SideKick was an early Personal Information Manager (PIM) software application by Borland launched in 1983 under Philippe Kahn's leadership. It was notable for being a Terminate and Stay Resident (TSR) program, which enabled it to load into memory then return the computer to the DOS command prompt, allowing the user to load another application, but still activate SideKick using a hot key combination (by default: Ctrl-Alt). This approach allowed instantaneous task switching in the otherwise-single-tasking DOS operating system. Although a text mode program, its window-based interface echoed that of the Apple Macintosh, and anticipated the eventual look of Microsoft Windows 2.0. It featured a personal calendar, text editor (with WordStar-like command interface), calculator, ASCII chart, and address book/phone dialer. According to the Borland IPO prospectus, SideKick sold more than one million copies in its first three years.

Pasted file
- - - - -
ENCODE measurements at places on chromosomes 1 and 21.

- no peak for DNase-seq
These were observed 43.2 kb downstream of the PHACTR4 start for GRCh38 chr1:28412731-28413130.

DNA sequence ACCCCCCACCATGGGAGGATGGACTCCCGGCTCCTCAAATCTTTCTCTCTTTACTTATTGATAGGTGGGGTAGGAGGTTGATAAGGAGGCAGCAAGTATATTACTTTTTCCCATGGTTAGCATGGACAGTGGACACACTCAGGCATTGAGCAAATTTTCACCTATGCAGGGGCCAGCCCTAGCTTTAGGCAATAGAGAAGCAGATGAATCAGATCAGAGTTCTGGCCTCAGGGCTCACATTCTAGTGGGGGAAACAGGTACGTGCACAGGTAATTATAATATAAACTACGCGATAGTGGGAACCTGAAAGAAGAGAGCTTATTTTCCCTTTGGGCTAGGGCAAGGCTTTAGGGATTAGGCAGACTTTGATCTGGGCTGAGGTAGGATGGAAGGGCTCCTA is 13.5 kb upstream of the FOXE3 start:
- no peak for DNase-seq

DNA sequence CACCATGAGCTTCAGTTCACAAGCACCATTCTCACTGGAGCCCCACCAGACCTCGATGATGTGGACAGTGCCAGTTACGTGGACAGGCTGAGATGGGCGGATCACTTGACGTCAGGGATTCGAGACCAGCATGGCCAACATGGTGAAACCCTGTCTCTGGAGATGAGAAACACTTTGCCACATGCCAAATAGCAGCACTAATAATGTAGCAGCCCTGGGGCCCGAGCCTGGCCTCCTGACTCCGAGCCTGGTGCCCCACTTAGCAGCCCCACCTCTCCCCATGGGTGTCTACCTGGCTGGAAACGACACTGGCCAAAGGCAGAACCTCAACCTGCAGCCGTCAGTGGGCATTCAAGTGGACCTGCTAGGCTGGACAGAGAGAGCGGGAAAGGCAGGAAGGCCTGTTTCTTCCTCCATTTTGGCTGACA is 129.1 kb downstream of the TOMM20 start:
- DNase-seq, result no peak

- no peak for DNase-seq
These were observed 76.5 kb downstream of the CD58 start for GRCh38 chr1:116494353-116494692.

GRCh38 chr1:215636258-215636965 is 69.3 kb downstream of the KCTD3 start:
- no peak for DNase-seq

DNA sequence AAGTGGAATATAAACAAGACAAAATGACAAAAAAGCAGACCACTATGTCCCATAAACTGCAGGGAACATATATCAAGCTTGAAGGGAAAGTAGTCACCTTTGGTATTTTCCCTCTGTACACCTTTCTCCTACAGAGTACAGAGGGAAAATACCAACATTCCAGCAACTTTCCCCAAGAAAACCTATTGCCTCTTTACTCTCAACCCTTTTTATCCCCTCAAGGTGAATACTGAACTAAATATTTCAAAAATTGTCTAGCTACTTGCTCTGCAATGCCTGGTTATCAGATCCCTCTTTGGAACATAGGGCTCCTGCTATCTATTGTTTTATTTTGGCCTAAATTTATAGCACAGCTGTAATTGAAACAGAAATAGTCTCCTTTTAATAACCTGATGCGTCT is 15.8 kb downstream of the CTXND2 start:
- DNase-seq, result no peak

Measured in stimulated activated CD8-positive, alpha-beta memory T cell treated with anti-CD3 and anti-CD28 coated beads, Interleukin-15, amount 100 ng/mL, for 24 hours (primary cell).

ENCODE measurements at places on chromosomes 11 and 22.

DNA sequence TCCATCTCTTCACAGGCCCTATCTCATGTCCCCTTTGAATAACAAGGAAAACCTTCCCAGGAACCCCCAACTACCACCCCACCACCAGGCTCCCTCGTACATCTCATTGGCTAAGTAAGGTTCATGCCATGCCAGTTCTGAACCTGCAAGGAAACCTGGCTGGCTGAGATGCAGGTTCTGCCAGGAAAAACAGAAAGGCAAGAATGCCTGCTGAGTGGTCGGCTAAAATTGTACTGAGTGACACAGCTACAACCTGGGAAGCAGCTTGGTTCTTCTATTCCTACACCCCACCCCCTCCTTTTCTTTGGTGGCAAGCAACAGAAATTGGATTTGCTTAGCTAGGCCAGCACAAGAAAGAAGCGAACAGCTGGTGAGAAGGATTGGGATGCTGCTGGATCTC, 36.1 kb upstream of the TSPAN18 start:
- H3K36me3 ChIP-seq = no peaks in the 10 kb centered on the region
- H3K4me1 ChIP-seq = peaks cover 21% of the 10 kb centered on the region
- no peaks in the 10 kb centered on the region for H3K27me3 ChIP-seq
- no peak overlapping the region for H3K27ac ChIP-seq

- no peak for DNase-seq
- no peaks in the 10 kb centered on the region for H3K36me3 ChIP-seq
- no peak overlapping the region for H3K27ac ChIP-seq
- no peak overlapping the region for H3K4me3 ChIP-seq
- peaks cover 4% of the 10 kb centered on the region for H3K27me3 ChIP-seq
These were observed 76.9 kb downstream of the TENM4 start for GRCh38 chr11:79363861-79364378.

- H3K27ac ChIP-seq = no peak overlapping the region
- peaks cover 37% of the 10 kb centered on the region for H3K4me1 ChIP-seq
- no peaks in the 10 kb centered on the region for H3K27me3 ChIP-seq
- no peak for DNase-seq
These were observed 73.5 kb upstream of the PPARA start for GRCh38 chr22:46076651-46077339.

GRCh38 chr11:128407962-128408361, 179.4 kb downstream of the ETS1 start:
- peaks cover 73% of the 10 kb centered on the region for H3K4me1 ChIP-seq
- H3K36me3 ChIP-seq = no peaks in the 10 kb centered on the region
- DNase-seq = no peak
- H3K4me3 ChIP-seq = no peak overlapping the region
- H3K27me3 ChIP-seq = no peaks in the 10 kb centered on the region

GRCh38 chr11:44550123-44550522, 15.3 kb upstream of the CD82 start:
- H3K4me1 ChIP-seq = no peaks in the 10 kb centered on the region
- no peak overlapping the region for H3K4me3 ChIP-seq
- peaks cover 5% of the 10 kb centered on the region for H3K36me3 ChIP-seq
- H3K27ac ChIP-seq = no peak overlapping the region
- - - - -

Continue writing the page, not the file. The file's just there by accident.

SideKick 2.0 was the last DOS version.